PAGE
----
The resort offers a nightly viewing excursion in which you are taken up to the top of the surrounding mountains via a military-style vehicle. Once at the top, you’ll spend the night looking up at the most crystal-clear view of the stars, Milky Way, and if you’re lucky, the Northern Lights. It’s an incredible sight to behold.

Chena Hot Springs half track - Northern Lights tour

Being on a mountaintop this late at night means temperatures drop to their lowest lows. The night I was there, temperatures got as low as -15 degrees, but if you go later in the winter (December, January, and February), it can be even colder. For this reason, I highly recommend a well-insulated pair of boots and toss a few hand warmers into your socks for good measure. Keep those toes warm! 

Of course, you’re not expected to stay outside the entire night. A warm and welcoming Yurt (a portable, round tent) is there for you to step inside, warm up, and enjoy a hot beverage before venturing out again. With plenty of heaters running, the Yurt is kept impressively warm and it’s a nice place to meet and chat with other Aurora seekers.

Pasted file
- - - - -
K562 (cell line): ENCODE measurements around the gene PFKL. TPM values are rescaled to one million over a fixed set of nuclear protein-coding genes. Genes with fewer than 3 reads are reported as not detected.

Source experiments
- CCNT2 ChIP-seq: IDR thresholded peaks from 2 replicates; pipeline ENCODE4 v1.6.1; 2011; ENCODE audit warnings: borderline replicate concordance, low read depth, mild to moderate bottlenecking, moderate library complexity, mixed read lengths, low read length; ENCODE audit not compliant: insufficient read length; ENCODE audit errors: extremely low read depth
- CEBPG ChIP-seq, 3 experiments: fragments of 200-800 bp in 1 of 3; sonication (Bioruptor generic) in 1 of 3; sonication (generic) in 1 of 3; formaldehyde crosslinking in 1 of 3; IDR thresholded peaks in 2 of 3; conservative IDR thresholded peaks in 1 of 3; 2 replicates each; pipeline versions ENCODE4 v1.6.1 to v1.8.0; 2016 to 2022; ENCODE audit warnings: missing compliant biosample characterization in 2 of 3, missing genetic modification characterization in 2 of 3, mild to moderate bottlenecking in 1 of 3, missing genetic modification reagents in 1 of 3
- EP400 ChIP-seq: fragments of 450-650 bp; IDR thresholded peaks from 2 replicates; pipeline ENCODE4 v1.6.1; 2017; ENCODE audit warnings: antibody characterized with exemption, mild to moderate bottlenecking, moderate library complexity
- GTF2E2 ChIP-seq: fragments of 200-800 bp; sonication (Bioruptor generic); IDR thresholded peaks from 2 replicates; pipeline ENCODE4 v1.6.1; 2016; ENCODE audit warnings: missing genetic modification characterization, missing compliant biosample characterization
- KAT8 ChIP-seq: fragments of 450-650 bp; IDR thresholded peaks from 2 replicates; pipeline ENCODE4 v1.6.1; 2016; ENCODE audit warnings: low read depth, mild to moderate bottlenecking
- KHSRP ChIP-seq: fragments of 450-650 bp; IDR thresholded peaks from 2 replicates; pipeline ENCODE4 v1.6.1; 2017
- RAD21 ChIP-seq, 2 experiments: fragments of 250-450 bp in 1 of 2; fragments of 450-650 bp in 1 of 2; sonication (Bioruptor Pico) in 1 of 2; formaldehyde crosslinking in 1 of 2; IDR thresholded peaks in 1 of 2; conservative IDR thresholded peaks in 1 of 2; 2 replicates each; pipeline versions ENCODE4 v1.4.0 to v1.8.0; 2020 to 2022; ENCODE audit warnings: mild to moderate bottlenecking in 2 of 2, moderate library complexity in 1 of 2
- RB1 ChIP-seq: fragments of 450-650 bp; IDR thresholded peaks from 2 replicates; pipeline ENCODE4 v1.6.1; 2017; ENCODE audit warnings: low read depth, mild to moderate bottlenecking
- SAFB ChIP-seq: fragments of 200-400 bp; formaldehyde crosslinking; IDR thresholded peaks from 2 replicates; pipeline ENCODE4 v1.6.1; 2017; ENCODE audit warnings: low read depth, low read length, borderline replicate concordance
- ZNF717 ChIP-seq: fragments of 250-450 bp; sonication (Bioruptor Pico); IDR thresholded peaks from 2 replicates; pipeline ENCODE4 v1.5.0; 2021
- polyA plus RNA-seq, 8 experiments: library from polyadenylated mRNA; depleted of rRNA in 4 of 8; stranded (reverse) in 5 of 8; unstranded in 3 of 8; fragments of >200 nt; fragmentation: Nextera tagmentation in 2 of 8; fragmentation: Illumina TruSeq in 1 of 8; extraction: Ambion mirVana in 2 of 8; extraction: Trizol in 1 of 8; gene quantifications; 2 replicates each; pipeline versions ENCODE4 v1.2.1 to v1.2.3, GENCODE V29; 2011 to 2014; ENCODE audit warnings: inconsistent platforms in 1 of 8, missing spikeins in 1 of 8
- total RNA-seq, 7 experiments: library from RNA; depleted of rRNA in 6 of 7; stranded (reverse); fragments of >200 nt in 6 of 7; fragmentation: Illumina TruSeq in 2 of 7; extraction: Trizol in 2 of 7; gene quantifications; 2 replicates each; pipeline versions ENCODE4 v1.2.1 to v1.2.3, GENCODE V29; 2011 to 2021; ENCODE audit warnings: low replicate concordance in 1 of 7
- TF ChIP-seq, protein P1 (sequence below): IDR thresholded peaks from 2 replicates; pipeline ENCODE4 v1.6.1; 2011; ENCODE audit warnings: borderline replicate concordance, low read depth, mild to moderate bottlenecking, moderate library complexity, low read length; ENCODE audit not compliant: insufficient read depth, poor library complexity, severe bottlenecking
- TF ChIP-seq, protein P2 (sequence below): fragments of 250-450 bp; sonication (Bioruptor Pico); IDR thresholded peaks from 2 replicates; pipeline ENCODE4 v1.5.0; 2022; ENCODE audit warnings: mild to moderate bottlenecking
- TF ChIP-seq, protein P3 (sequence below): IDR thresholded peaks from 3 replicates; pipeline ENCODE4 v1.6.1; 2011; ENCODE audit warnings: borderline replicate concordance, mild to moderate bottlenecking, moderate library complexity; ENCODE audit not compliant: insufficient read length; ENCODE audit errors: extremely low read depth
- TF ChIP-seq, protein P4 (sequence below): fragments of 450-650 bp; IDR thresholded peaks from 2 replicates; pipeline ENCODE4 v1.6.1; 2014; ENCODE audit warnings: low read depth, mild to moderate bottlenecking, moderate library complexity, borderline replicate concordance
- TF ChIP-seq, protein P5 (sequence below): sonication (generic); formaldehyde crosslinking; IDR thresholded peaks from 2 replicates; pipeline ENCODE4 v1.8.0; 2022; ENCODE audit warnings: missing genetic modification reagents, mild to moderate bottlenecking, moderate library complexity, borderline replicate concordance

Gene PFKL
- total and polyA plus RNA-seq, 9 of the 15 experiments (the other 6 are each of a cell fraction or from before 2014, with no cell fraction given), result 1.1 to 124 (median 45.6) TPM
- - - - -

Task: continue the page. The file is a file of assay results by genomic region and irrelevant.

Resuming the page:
Northern Lights tour

My time in the Last Frontier flew by, as all great experiences do. I loved my snow-covered adventure, and if you’re reading this blog because you’re considering a trip—I’d highly recommend it!! I’ve been fortunate to travel many places around the world, but Alaska was an experience all its own. The Southwest Adventure Tours team has compiled a great itinerary that offers travelers a unique, exciting taste of the Alaskan experience both past and present. 

So, until next time Alaska. I’ll be back. And next time, I’m bringing a warmer coat. :-)


Click here to learn more about this tour.


Dog sled Northern Lights tour #2